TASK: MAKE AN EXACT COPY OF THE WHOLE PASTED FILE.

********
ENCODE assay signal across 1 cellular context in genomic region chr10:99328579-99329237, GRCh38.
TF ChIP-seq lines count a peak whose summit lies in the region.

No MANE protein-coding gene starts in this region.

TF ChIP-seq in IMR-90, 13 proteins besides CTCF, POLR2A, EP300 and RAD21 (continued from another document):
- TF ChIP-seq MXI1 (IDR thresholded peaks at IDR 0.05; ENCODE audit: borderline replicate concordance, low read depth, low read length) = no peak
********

ENCODE assay signal across 1 cellular context in genomic region chr10:99328579-99329237, GRCh38.
TF ChIP-seq lines count a peak whose summit lies in the region.

No MANE protein-coding gene starts in this region.

TF ChIP-seq in IMR-90, 13 proteins besides CTCF, POLR2A, EP300 and RAD21 (continued from another document):
- TF ChIP-seq MXI1 (IDR thresholded peaks at IDR 0.05; ENCODE audit: borderline replicate concordance, low read depth, low read length) = no peak